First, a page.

Everything around us encompasses beauty. The way that beauty is interpreted, however, depends on the onlooker. In my photos I developed my own ideas of beauty, the picturesque, and what I found to be sublime. Overall I was able to use the picturesque and the beautiful in a single photograph, while both connecting and contrasting the two concepts. Hardness and softness were used to create balanced photos that encompassed true beauty at its finest. With the use of different light, a variety of angles, and the use of manipulation, my beauty was created. I believe in being imperfect and focusing on objects that may have been neglected or knocked around. Having the ability to find treasure amongst imperfections is rare but inspiring. Overall finding your own beliefs is what life and beauty is all about.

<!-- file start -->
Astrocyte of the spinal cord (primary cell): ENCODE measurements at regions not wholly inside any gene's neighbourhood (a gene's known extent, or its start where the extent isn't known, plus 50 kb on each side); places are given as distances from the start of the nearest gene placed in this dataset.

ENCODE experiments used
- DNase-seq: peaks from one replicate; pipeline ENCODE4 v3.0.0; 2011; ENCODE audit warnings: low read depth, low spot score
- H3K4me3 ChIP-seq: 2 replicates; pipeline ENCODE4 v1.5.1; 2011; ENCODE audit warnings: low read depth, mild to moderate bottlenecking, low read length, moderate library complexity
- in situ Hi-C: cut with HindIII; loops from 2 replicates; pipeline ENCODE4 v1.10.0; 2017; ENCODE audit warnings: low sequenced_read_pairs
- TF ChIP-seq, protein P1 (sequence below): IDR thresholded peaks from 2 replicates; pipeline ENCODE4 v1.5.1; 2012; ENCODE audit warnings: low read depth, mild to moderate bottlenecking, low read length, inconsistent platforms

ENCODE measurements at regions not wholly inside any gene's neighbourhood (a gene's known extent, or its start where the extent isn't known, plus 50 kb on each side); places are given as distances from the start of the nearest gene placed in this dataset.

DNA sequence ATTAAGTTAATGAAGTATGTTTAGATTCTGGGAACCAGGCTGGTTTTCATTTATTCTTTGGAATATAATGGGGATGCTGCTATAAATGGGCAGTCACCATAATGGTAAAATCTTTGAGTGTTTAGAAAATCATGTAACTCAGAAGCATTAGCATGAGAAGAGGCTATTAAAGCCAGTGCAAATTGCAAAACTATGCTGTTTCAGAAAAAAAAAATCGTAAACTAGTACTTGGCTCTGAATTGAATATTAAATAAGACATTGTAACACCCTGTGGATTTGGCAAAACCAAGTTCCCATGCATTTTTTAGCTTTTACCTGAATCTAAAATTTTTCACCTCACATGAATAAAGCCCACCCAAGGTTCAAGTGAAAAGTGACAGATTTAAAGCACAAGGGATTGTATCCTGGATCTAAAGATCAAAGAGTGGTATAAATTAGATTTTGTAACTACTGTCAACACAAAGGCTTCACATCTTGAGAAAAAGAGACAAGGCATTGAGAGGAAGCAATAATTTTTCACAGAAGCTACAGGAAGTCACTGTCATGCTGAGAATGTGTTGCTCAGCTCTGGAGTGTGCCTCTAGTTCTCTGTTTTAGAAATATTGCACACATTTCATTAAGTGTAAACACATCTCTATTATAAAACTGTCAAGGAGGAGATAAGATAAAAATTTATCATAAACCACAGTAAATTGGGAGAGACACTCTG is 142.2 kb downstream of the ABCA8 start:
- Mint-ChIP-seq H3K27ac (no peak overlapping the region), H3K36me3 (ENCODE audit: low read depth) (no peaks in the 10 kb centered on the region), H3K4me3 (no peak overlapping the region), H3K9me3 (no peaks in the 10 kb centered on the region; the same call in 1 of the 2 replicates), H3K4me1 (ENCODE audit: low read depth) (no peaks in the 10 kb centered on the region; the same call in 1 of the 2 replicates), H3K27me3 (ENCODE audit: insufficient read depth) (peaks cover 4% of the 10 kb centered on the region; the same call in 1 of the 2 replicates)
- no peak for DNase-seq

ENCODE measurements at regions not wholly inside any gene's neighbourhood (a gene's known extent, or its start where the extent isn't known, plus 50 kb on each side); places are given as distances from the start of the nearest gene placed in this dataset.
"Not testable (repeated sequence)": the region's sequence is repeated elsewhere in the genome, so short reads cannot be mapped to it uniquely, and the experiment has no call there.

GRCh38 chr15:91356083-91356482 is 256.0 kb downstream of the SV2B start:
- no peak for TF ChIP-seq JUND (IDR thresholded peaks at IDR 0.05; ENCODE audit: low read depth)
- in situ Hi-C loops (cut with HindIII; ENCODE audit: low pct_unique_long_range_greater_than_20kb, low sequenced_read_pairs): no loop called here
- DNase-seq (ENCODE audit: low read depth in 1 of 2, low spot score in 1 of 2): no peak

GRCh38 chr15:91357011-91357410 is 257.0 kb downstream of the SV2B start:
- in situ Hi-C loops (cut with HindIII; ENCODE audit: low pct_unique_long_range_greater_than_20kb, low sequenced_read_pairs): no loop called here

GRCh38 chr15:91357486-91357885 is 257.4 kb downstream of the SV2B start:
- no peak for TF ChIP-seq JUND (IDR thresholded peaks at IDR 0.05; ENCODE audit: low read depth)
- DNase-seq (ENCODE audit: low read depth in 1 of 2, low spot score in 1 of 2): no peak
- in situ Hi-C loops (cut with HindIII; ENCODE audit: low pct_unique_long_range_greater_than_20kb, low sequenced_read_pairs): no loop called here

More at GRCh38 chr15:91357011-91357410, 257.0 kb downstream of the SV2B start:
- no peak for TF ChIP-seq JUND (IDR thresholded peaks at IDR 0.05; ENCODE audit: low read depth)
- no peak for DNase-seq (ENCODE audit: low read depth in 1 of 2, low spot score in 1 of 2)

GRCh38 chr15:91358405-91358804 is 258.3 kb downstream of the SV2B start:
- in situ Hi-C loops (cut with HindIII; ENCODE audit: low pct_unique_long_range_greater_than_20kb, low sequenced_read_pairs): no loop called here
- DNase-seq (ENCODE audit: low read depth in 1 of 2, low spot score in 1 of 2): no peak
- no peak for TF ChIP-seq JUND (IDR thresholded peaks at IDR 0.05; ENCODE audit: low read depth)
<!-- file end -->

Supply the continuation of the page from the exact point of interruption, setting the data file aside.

Link to Prezi:


Work Cited

Gilpin, William. “On Picturesque Beauty.” Essay I. 1794. Sept. 14, 2012. Web. <;view=fulltext>

Burke, Edmund. “On the Sublime.” Part I, Sec. VII. 1747. Sept. 14, 2012. Web. <>

Price, Uvedale. “Essays on the Picturesque, as Compared With the Sublime and the Beautiful.” Preface. Sept. 14, 2012. Web. <>